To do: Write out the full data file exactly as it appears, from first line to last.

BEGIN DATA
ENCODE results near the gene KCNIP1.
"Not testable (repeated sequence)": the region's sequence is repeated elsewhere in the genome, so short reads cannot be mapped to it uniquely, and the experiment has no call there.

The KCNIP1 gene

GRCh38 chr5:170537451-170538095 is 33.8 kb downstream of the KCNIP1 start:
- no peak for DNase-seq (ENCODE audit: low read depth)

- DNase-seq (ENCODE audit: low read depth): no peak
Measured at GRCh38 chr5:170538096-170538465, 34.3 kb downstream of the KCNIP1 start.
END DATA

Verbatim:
ENCODE results near the gene KCNIP1.
"Not testable (repeated sequence)": the region's sequence is repeated elsewhere in the genome, so short reads cannot be mapped to it uniquely, and the experiment has no call there.

The KCNIP1 gene

GRCh38 chr5:170537451-170538095 is 33.8 kb downstream of the KCNIP1 start:
- no peak for DNase-seq (ENCODE audit: low read depth)

- DNase-seq (ENCODE audit: low read depth): no peak
Measured at GRCh38 chr5:170538096-170538465, 34.3 kb downstream of the KCNIP1 start.